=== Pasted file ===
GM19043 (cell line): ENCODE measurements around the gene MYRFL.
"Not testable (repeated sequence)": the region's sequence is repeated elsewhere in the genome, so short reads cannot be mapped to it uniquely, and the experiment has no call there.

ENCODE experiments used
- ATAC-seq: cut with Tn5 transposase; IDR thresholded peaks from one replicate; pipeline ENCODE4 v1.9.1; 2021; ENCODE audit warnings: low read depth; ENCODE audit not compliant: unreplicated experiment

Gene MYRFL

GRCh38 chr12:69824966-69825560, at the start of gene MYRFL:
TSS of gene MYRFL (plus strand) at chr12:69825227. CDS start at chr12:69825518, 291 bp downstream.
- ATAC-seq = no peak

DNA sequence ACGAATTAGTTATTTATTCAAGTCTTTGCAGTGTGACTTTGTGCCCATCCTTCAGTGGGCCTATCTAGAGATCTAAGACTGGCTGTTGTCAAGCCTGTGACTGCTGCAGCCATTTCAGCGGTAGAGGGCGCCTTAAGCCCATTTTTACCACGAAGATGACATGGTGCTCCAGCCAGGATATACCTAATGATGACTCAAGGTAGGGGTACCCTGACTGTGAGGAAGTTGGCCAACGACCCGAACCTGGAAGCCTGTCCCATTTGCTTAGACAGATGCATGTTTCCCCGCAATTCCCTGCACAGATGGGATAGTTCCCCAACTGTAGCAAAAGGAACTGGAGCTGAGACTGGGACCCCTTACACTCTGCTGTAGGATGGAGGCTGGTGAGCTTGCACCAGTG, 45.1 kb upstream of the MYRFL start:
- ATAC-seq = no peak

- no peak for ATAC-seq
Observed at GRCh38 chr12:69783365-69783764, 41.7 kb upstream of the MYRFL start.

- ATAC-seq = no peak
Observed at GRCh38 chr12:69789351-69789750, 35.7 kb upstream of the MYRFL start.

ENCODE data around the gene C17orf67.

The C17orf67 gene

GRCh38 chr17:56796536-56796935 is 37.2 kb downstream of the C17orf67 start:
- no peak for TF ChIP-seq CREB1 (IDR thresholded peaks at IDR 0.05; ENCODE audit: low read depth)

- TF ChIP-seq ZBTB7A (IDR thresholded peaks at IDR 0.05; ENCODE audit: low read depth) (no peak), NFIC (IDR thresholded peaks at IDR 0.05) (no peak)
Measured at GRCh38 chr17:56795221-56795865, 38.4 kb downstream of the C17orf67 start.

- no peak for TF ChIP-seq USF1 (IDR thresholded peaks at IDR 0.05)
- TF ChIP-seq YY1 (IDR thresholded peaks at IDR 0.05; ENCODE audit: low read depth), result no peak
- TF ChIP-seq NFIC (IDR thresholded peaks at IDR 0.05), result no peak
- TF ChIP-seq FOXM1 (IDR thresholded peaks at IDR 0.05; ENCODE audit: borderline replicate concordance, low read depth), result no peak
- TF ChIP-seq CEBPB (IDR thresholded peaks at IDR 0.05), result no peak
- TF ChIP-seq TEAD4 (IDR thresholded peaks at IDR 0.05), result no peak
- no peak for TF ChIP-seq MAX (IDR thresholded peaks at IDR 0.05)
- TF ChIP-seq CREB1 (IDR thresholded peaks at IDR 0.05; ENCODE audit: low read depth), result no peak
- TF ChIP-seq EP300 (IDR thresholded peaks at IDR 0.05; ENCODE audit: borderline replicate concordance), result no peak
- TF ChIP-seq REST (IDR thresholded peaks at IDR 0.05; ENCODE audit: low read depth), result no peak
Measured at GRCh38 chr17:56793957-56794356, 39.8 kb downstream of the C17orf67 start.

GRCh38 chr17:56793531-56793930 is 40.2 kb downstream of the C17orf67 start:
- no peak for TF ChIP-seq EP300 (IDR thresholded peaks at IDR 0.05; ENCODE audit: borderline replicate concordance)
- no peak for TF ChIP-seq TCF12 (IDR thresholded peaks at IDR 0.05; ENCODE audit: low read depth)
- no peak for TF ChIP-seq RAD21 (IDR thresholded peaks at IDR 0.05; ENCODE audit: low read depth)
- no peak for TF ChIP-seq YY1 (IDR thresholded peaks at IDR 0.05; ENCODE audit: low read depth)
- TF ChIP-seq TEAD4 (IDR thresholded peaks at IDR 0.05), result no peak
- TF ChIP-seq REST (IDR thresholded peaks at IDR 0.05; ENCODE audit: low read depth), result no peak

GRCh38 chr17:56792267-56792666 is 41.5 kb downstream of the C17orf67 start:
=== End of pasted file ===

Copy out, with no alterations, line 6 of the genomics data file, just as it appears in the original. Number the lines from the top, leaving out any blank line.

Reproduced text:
GRCh38 chr12:69824966-69825560, at the start of gene MYRFL: